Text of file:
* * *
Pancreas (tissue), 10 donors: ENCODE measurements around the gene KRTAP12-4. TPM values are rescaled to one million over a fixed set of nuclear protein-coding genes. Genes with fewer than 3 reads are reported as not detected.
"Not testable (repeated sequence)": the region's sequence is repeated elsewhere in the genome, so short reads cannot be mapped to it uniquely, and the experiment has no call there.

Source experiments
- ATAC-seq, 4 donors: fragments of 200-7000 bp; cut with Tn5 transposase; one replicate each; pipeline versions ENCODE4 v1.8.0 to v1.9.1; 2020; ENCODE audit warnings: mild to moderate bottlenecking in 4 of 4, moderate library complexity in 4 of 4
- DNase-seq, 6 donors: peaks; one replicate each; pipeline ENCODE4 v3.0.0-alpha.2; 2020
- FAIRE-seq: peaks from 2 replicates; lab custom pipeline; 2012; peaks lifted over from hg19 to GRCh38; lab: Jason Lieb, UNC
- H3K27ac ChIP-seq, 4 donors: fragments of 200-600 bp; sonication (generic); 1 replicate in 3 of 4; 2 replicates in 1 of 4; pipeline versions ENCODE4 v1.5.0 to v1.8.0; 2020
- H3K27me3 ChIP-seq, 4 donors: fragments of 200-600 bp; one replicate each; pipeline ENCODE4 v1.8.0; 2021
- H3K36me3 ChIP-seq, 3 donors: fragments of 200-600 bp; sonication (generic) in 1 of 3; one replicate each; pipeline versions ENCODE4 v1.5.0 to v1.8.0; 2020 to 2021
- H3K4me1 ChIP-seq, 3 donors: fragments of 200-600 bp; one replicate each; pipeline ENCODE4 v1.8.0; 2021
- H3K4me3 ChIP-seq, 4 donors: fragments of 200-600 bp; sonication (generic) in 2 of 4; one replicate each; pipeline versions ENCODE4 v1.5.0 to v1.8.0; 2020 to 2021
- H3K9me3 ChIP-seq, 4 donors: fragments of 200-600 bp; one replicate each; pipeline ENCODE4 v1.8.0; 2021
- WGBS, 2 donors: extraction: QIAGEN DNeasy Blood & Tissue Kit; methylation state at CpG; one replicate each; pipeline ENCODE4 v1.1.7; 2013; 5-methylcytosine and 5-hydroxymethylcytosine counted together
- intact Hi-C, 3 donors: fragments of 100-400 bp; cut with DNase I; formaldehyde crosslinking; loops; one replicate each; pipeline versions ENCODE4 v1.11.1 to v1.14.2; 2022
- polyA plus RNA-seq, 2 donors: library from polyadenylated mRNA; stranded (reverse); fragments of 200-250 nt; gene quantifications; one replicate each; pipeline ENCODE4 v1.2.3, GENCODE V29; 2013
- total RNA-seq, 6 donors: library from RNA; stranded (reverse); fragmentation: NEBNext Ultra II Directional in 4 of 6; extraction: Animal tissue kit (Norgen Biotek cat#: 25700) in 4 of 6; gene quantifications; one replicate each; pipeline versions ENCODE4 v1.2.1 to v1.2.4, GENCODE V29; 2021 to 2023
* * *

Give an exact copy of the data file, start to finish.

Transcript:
Pancreas (tissue), 10 donors: ENCODE measurements around the gene KRTAP12-4. TPM values are rescaled to one million over a fixed set of nuclear protein-coding genes. Genes with fewer than 3 reads are reported as not detected.
"Not testable (repeated sequence)": the region's sequence is repeated elsewhere in the genome, so short reads cannot be mapped to it uniquely, and the experiment has no call there.

Source experiments
- ATAC-seq, 4 donors: fragments of 200-7000 bp; cut with Tn5 transposase; one replicate each; pipeline versions ENCODE4 v1.8.0 to v1.9.1; 2020; ENCODE audit warnings: mild to moderate bottlenecking in 4 of 4, moderate library complexity in 4 of 4
- DNase-seq, 6 donors: peaks; one replicate each; pipeline ENCODE4 v3.0.0-alpha.2; 2020
- FAIRE-seq: peaks from 2 replicates; lab custom pipeline; 2012; peaks lifted over from hg19 to GRCh38; lab: Jason Lieb, UNC
- H3K27ac ChIP-seq, 4 donors: fragments of 200-600 bp; sonication (generic); 1 replicate in 3 of 4; 2 replicates in 1 of 4; pipeline versions ENCODE4 v1.5.0 to v1.8.0; 2020
- H3K27me3 ChIP-seq, 4 donors: fragments of 200-600 bp; one replicate each; pipeline ENCODE4 v1.8.0; 2021
- H3K36me3 ChIP-seq, 3 donors: fragments of 200-600 bp; sonication (generic) in 1 of 3; one replicate each; pipeline versions ENCODE4 v1.5.0 to v1.8.0; 2020 to 2021
- H3K4me1 ChIP-seq, 3 donors: fragments of 200-600 bp; one replicate each; pipeline ENCODE4 v1.8.0; 2021
- H3K4me3 ChIP-seq, 4 donors: fragments of 200-600 bp; sonication (generic) in 2 of 4; one replicate each; pipeline versions ENCODE4 v1.5.0 to v1.8.0; 2020 to 2021
- H3K9me3 ChIP-seq, 4 donors: fragments of 200-600 bp; one replicate each; pipeline ENCODE4 v1.8.0; 2021
- WGBS, 2 donors: extraction: QIAGEN DNeasy Blood & Tissue Kit; methylation state at CpG; one replicate each; pipeline ENCODE4 v1.1.7; 2013; 5-methylcytosine and 5-hydroxymethylcytosine counted together
- intact Hi-C, 3 donors: fragments of 100-400 bp; cut with DNase I; formaldehyde crosslinking; loops; one replicate each; pipeline versions ENCODE4 v1.11.1 to v1.14.2; 2022
- polyA plus RNA-seq, 2 donors: library from polyadenylated mRNA; stranded (reverse); fragments of 200-250 nt; gene quantifications; one replicate each; pipeline ENCODE4 v1.2.3, GENCODE V29; 2013
- total RNA-seq, 6 donors: library from RNA; stranded (reverse); fragmentation: NEBNext Ultra II Directional in 4 of 6; extraction: Animal tissue kit (Norgen Biotek cat#: 25700) in 4 of 6; gene quantifications; one replicate each; pipeline versions ENCODE4 v1.2.1 to v1.2.4, GENCODE V29; 2021 to 2023